How to take care of a wooden shingle roof

14 September 2015
 Categories: , Articles

If you want your house to have a quaint, rustic, country feel to it, there is no doubt that the roofing option for you is wood shingles. The effect is something far more old-fashioned and homely looking than slate tiles or a sheet of aluminium.

Typically, wood shingles are made from western red cedar as it has properties that allow it to hold up to various weather conditions — even the extreme weather conditions of Australia. But this does not mean that you can just let your wooden shingle roof sit idly over the years. In fact, wooden shingle roofs need more care and attention than most other types of roof. So how can you make sure that it is kept up in good condition?

Remove roof debris

The big difference between having a shingle roof and any other kind of roof is that there is far more scope for debris to collect within the textured surface of the shingles. This debris could include fallen leaves and needles from trees. It's a bad idea to let this debris sit idly for a couple of reasons. First of all, it will stop water from running off your roof, and secondly, the debris will harbour moisture, which can lead to the growth of wood destroying fungi (which causes more damage to properties than termites, floods, and fires combined). Removing the debris is a fairly easy task to perform if you can get on to your roof. Use a garden hose to spray most of the debris away, and get into any hard to reach areas with a broom.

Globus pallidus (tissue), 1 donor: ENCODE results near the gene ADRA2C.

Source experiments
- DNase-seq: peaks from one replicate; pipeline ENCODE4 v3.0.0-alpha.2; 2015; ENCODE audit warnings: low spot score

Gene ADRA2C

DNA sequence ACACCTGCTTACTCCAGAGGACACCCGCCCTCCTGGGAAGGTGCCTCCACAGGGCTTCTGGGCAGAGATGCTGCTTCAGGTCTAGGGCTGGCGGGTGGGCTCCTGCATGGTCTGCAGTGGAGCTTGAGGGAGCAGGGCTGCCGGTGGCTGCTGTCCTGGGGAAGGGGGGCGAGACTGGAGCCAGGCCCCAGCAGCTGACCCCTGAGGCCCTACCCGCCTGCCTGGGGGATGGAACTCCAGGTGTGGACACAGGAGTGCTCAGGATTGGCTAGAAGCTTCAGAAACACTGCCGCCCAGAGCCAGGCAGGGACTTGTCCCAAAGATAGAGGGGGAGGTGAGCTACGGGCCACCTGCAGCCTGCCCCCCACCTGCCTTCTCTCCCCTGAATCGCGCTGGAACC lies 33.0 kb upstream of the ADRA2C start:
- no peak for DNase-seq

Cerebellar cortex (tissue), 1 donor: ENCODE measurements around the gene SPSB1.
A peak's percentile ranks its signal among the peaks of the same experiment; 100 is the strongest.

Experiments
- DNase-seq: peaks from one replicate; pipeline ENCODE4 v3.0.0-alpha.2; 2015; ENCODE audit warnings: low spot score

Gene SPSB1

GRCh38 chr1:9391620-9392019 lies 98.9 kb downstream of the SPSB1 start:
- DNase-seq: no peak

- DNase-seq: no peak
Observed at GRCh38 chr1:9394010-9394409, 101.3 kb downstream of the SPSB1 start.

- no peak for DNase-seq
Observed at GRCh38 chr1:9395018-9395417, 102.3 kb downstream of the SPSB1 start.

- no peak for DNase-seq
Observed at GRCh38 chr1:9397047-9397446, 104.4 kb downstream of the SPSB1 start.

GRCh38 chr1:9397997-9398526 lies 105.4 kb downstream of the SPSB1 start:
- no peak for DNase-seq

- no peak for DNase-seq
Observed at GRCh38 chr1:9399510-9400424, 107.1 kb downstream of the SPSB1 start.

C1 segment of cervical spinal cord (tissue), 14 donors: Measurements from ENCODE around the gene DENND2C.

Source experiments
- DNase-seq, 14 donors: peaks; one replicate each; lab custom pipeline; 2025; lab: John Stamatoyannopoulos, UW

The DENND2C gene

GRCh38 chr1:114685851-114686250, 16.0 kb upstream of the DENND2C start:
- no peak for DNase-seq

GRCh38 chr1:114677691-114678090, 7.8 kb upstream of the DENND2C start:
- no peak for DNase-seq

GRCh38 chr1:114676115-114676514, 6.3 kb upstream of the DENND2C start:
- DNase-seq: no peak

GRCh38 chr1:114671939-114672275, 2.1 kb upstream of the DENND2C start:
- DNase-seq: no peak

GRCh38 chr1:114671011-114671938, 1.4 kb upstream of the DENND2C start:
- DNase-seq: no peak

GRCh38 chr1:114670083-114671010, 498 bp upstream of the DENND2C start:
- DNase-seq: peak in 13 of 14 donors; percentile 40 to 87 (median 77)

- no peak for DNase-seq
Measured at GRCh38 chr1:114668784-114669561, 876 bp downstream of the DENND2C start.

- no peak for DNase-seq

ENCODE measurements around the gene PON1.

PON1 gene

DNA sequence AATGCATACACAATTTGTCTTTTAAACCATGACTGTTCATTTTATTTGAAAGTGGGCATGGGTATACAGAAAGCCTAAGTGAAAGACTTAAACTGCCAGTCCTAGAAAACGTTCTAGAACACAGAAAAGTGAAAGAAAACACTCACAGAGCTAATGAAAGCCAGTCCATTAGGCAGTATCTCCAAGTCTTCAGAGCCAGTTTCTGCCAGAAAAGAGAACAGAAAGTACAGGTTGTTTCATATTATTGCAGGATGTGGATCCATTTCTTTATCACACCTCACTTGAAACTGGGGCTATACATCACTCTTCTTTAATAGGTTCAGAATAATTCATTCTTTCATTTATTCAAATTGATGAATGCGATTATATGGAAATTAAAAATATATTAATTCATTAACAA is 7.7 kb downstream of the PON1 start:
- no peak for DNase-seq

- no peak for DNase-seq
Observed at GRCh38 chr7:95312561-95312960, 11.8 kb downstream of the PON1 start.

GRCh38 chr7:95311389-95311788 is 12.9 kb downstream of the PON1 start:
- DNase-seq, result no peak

Make regular repairs

The price that you have to pay for using attractive-looking wooden shingles on your roof is that the shingles will take any opportunity to rot, break, and curl upwards. All of these things can cause debris to get stuck within the shingles and leaks to occur too. For this reason, you will need to lean on the talents of a roof contractor to give your roof an MOT every six months or so. They will then be able to make any necessary roof repairs, such as gluing down shingles that are coming apart from beneath, and using extra powerful pressure washers to get rid of rot, moss and fungi that refuses to budge with DIY methods.

Install zinc strips

There is another trick that you can use to prevent moss from growing over your roof. Install some zinc strips along the ridge of your roof (which you can get a roofer to do if you feel uncomfortable with the task), and the zinc acts as a natural deterrent for the onset of moss. Copper works just as well as zinc, and this is an extremely economical solution for keeping moss at bay.

Protect the roof from UV rays

In Australia, where the summers are extremely hot and dry, exposure to UV rays is a constant threat. And the threat is not just to your skin, but also to your home. A wooden shingle roof in direct sunlight will be exposed to UV rays, which can cause structural degradation. You might think that the solution would be to plant some trees so that overhanging branches will shade the roof. And while this will provide shade, it will also increase the amount of leaves, sticks and needles that can fall from the tree on to your roof. The solution is to apply an oil based preservative that will penetrate deep into the wood and protect the shingles against UV rays. The preservative should last for at least three years, but it will then need to be checked by a professional roofer to see if another coat needs to be added.